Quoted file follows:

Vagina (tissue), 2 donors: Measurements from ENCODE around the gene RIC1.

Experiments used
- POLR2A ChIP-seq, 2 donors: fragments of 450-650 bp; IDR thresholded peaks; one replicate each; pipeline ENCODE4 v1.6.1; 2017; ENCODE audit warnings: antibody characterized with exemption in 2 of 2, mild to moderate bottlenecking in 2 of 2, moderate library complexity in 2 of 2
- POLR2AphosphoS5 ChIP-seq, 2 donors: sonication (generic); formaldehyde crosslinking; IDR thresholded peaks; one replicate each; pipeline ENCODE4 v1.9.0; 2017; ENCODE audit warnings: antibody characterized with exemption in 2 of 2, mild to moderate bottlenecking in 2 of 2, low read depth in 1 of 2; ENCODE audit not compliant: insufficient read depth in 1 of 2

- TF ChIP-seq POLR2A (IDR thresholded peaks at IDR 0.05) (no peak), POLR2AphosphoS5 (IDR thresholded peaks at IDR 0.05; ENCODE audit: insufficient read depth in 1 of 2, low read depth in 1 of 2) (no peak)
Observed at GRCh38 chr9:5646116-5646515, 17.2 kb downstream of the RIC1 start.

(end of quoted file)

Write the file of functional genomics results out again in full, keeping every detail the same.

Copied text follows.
Vagina (tissue), 2 donors: Measurements from ENCODE around the gene RIC1.

Experiments used
- POLR2A ChIP-seq, 2 donors: fragments of 450-650 bp; IDR thresholded peaks; one replicate each; pipeline ENCODE4 v1.6.1; 2017; ENCODE audit warnings: antibody characterized with exemption in 2 of 2, mild to moderate bottlenecking in 2 of 2, moderate library complexity in 2 of 2
- POLR2AphosphoS5 ChIP-seq, 2 donors: sonication (generic); formaldehyde crosslinking; IDR thresholded peaks; one replicate each; pipeline ENCODE4 v1.9.0; 2017; ENCODE audit warnings: antibody characterized with exemption in 2 of 2, mild to moderate bottlenecking in 2 of 2, low read depth in 1 of 2; ENCODE audit not compliant: insufficient read depth in 1 of 2

- TF ChIP-seq POLR2A (IDR thresholded peaks at IDR 0.05) (no peak), POLR2AphosphoS5 (IDR thresholded peaks at IDR 0.05; ENCODE audit: insufficient read depth in 1 of 2, low read depth in 1 of 2) (no peak)
Observed at GRCh38 chr9:5646116-5646515, 17.2 kb downstream of the RIC1 start.